Direct view displays: Cinema LED Screens in the Real World

Arguably the most significant innovation in cinema since digital projection, the use of LED screens to show first-run films has been a hot topic for over a year. Patrick von Sychowski examines the market entrants.


Nobody seems sure what to call new cinema LED technology, whether it is direct view display (awkwardly abbreviated DvD), or active screens, video walls or something else. But nobody who has seen the demonstrations by Samsung and Sony could fail to be impressed by the brightness, clarity, definition, colours, blacks and contrast of the projector-less screens. If anything, cinema purists find them too perfect, much like digital projection is faulted for its lack of flicker, scratches, weaves and other photochemical film characteristics.


Samsung Onyx Theatre

Samsung became the early proponent of cinema LED when it held private demonstrations at CinemaCon in March 2017. The cinema industry was stunned by the speed with which the South Korean electronics major won DCI certification in May 2017 and installed the first unit with Lotte in Seoul last July. Eight sites have since been installed or announced, including in China, Europe and the US.


The price tag of around $750,000 (including screen, audio and install) is still the biggest block to widescale adoption. The second is that the screen only comes in the size of 10.3m for the 4K version. Yet the promises of more than 100,000 hours’ lifespan means that, according to integrators, cinemas are seriously weighing it up as an alternative to laser projection. At its US launch, Samsung also announced plans for a 14m (45.9 ft) screen before the end of the year with wider pixel width (3.3mm instead of 2.5mm). The company also claims up to $25,000 savings for newly built cinemas by eliminating the need for a projection booth and the addition of three rows of seats.


The installation of the first Samsung screen in a Hollywood post house (Roundabout in Santa Monica) should mean that feature films can now be mastered for the high brightness HDR screens, though Studios are not rushing to pay for yet another DCP versioning for a still-small installed base. Worries about damaged displays has led Samsung to issue assurances that defective modules can be replaced and recalibrated in just a few hours.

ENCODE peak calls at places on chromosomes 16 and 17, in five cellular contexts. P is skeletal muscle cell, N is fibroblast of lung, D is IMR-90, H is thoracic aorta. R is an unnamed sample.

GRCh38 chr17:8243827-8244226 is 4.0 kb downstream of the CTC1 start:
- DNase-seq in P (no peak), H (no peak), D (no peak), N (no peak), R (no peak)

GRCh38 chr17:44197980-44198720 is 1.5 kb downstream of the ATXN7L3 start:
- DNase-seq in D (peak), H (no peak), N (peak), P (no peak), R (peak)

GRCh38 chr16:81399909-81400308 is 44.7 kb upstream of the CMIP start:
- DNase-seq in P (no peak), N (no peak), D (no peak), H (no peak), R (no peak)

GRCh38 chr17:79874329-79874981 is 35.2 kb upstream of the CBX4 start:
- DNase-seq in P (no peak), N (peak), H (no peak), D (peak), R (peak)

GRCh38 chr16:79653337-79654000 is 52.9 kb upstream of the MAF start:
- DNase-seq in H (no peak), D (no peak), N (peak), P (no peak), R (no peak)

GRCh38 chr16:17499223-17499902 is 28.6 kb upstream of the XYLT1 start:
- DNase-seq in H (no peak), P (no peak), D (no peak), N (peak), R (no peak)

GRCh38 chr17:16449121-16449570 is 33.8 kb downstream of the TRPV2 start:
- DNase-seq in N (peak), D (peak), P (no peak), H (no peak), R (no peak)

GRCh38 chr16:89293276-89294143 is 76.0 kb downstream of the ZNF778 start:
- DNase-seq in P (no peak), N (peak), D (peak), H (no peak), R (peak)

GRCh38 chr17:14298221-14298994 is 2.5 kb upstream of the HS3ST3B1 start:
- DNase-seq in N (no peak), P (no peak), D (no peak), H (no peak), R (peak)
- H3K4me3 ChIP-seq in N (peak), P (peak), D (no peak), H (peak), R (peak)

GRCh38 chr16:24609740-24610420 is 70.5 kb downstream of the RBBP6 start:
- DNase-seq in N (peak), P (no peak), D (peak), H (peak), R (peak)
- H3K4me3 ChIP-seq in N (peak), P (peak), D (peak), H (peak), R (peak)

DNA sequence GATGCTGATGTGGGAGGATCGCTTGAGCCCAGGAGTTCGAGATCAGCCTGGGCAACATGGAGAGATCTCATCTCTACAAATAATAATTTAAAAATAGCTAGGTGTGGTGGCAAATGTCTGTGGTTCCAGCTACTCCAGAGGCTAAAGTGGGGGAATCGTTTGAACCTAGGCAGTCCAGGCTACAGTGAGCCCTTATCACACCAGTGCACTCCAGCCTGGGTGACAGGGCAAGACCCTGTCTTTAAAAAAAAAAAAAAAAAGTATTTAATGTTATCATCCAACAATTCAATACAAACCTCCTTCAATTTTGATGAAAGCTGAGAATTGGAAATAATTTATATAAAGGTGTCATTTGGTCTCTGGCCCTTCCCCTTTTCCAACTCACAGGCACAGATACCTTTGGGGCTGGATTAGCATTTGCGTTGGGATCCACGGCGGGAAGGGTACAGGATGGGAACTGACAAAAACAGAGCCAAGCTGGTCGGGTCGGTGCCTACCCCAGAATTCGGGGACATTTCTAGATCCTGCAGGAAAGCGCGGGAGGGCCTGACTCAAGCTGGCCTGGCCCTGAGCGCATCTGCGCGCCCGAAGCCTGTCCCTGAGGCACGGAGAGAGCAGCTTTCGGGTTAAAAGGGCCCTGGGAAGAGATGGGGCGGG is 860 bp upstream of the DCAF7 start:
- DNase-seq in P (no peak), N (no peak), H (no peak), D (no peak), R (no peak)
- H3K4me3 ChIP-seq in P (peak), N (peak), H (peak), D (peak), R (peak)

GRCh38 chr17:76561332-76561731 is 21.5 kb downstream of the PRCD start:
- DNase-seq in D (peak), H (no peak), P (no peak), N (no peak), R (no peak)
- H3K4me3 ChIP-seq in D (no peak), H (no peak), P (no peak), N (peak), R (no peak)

While some high-profile directors such as Steven Spielberg and Christopher Nolan have expressed concerns about what they see as a ‘big television’ screen in cinemas, UNIC President Phil Clapp stated that he believes that they are in the majority. Moreover, despite these reservations, Spielberg’s “Ready Player One” was the first film screened at Samsung’s first US installation.


Presently the Samsung Onyx Theatre situation is similar not only to the prototype DLP cinema deployment in 1999 in terms of installed base and cost but also in terms of industry buzz that it is generating. It remains to be seen whether it will similarly dominate cinemas in 15 years’ time. Samsung has an ambitious target of “10 percent of cinemas across the world by 2020.” But Samsung is not the only one advocating a bright future for projector-less cinema screens.



Sony showed off its LED screen at CinemaCon 2017 in a public demo intended to gain feedback from the cinema industry, rather than announce entry into the field. The CLEDIS display was already in commercial use, but not DCI certified for cinemas. However, with Sony projectors having their own IMB, they would not need to look outside the company for an integrated cinema solution. In practice, the CLEDIS screen was considered ‘over-specced’ for cinema use, with a price tag to match. Feedback, though, was very positive.


Sony is now on a path to launching a cinema LED screen, most likely before the end of 2018, with the new name of Crystal LED. Unlike Samsung, however, Sony has to be mindful of not undermining its existing projector line-up, including the recently launched blue-phosphor laser. Sony is also at pains to stress that its active screen solution is different from Samsung’s in that it uses micro LEDs.


Sony’s Plans

Oliver Pasch, Sony Digital Cinema Europe


“Sony is committed to exhibition through its significant investment in developing Crystal LED, the future of the premium cinema experience with its true and verified contrast ratio of over 1,000,000 to 1! With infinite contrast and colour reproduction that can match what the filmmaker intended, Sony is taking every measure to ensure we deliver the right technology at the right time for the best picture in theatres. With the modular scalable design of our Crystal LED technology it caters for every size of screen —we’re excited to bring this to market for exhibition in the near future and are nearing the end of DCI approval.